What to Do with College Breaks


In college we live day to day, week to week, moving through the world with minds full of algorithms, due dates, and weekend plans. By the time a break rolls around, we have no plans. What to do, what to do … binge Netflix? Start that looming craft project we claimed was going to be our new hobby? Alas, it’s too late to plan an adrenaline-provoking adventure. Or is it?

Salt Lake is a valley abundant with outdoor bustle, but as an out-of-stater or maybe someone who has yet to discover their inner adventurer, planning a trip can be hard. Knowing where to go, what to bring, and how to get there can be an intimidating set of challenges. Here is a list of ideas, tips, and resources designed to alleviate that stress and make this break and the breaks to come exciting, ambitious, and safe.

For starters, knowing where to go is half the challenge. Location determines the activities, agenda, and gear that you will need. For a winter break, like the one we have coming up, camping and sleeping outside might be challenging due to temperature. However, this coming spring break, the weather will be far more accommodating. Places like Moab, Zion, Bryce, and Canyonlands are excellent options for recreating but are often crowded. If you’re looking for a more secluded alternative, The San Rafael Swell, Kanab, Fantasy Canyon, Church Rock, The Little Grand Canyon or Grand Staircase Escalate could all be good spots. Although these places are common recreation areas, they experience less traffic than Utah’s national parks. This means there are more camping opportunities, trail access, parking, and chances for seclusion. All the options I’ve mentioned are located in southern Utah. These desert regions can be more forgiving, temperature-wise, than the snow-covered alpine regions of the state.

The Utah desert offers world-class hiking, mountain biking, climbing, canyoneering, river running, and general recreating. However, these activities require a level of expertise and hard skills to execute successfully and safely. If you are looking for an immersive activity like those listed above, Outdoor Adventures (OA), located on campus, can be a really great place to rent gear, maps, and gain beta. The students and staff that manage OA have vast knowledge and are stoked to help. For the more amateur outdoor enthusiast, car camping can be a really peaceful opportunity to spend time outside embracing the beauty of the landscape. This option still lends itself to day hikes, sleeping under the stars, enjoying a (safe) campfire, and refreshing the body and mind before returning to school.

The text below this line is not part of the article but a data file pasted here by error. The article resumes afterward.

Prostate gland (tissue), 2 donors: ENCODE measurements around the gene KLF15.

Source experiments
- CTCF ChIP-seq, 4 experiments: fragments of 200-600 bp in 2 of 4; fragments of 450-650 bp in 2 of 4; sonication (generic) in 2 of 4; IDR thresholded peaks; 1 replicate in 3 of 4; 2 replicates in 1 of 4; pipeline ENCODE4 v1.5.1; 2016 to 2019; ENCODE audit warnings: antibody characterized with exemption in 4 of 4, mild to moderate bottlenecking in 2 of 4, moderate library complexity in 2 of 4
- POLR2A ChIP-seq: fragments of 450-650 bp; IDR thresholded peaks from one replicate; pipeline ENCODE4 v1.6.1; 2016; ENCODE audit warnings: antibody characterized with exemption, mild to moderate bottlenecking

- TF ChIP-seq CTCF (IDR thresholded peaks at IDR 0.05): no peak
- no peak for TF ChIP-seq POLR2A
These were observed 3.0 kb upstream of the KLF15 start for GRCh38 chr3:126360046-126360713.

However, if driving that far away feels too ambitious, there are exciting alternatives close to the city. The West Desert, located on the other side of the Oquirrh mountains hosts the salt flats, Great Salt Lake and hot springs. Of course, the Wasatch mountains will be an excellent spring skiing environment. Some of the greatest adventure can be local!

Once a location has been secured, apps like All Trails, Utah.com, Gaia, Strava, and Chimini National Parks Guides can all be helpful resources to accumulate beta and trails. Additionally, you’ll want to know where you can get water along your journey. If you’re camping at a campground, check to see if they have a spigot. If you’re taking on a backcountry adventure be sure to bring filtration devices. This could look like a clay pump, iodine tablets, a SteriPen, or any kind of filter capable of filtering out particles and bacteria. In addition, planning food can be tough when you don’t know what resources you may have at your recreation spot of choice. Always pack enough food to last you for a few extra meals. Even if you don’t plan to stay for many days, you are always hungrier after spending time outside in the elements than expected.

When packing, be thorough and bring layers, thick socks, gloves, a warm sleeping bag, a sleeping pad, tough shoes, durable activewear, and sun protection. It’s also crucial to bring a headlamp, cooking equipment, coolers, and reusable dishware in addition to a tent and other protective equipment you may need.

If all of this sounds overwhelming and you feel you don’t have the knowledge, time, resources, or group to plan a trip, consider an adventure offered through the school. Outdoor Adventures offers trips guided by other students. Some of their options for trips include climbing, backpacking, and river adventures, in addition to many other opportunities. The Bennion Center is another great option when looking for a productive and exciting break. The Bennion Center offers service experiences called “Alternative Breaks.” The center coordinates with areas in need within Utah and throughout the West to help students get involved in their communities. There are trips reaching as far as Canada available!

Getting outside during breaks doesn’t need to be overwhelming. Planning and arranging, while stressful, can be a fun change of pace when studying during the semester. Almost always, the mere opportunity to get fresh air, take deep breaths, and meet new people will be the memories we remember in college. Take advantage of that. Go out, get outside and channel your inner adventurer.